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Near miss.

mikemahan1's picture

Near miss. (post #214992)

I was about to hang a ceiling fan yesterday. I removed the light fixture. The box was metal and screwed to a cj. I went in the attic and added a block and screwed the box firmly to it. Then I noticed that the fixture screws turned strangely. It seems that the light fixture was screwed to a plaster ring that was not attached to the box above it. It was held in place only by 3/8" drywall and mud. I moved the screws to the box and attached the fan where it should be.

Some years ago I was (post #214992, reply #1 of 4)

Some years ago I was installing a box for an overhead light in Puerto Rico.  Given the position of the fixture, it occurred to me that someone was apt to replace it with a fan some time in the future.  So I make sure to use a good, strong steel box, and attached it to the framng above with four stout screws.

Of all the preposterous assumptions of humanity over humanity, nothing exceeds most of the criticisms made on the habits of the poor by the well-housed, well-warmed, and well-fed.  --Herman Melville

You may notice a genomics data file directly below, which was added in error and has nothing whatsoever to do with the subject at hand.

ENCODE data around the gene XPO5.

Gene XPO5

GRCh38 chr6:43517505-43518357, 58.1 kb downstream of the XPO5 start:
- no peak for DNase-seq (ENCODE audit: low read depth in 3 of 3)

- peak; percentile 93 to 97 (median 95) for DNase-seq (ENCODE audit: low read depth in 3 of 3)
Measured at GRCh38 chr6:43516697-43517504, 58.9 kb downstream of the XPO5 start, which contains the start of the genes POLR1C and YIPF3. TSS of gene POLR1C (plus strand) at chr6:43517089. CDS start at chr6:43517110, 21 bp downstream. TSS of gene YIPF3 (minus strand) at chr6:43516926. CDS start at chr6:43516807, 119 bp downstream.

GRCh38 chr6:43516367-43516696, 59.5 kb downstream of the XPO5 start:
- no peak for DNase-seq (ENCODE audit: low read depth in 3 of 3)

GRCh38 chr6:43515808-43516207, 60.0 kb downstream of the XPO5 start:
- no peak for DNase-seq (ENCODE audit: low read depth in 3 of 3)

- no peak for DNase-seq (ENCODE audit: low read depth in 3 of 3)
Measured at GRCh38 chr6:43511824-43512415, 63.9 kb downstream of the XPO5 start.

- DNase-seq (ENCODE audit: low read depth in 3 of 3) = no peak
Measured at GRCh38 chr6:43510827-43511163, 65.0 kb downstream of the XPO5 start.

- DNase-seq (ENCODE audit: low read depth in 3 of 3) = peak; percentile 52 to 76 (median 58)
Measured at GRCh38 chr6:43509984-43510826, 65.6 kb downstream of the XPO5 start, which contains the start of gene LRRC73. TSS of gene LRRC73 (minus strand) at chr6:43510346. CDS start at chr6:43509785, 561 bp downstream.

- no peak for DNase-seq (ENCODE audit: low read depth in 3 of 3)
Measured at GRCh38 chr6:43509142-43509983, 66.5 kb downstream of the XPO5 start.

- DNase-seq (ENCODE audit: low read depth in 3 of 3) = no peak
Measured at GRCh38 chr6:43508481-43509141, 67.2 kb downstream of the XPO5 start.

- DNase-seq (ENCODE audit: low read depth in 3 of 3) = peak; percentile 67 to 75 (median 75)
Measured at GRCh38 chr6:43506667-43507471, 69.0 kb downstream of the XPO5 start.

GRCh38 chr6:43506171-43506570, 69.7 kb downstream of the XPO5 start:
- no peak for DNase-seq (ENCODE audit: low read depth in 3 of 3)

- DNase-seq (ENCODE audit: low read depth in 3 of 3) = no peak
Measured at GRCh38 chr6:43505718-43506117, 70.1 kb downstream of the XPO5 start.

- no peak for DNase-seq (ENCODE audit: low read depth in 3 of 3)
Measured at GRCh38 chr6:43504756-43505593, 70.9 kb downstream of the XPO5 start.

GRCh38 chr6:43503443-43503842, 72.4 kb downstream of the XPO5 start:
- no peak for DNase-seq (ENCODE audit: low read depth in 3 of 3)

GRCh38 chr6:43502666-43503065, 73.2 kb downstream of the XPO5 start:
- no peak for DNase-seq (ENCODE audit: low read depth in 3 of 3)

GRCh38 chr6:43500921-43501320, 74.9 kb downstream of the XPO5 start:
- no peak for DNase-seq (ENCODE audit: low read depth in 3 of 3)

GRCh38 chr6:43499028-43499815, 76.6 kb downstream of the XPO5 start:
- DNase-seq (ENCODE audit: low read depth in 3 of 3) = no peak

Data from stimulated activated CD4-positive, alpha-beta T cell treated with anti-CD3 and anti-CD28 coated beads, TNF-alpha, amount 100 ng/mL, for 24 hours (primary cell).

Dan, (post #214992, reply #2 of 4)

Years ago we hung some steel boxes for the elctrcian with Torx deck screws. He raised bloody hell and replaced our screws with sheet rock screws. Figured he had been shocked too many times.


Why would a dry wall screw be (post #214992, reply #3 of 4)

Why would a dry wall screw be better than a deck screw? Deck screws are thicker. A fine thread dry wall screw would fall out of a hole made by a deck screw.. The code is silent on the whole issue. I prefer #10 hex head sheet metal screws but that might just be me.


Greg, (post #214992, reply #4 of 4)

He said no electrcians would have torx bits if they needed to move the box later. I love these torx deck scvrews and have even started to screw concrete forms together with them. Makes breakdown easy and you get to reuse them.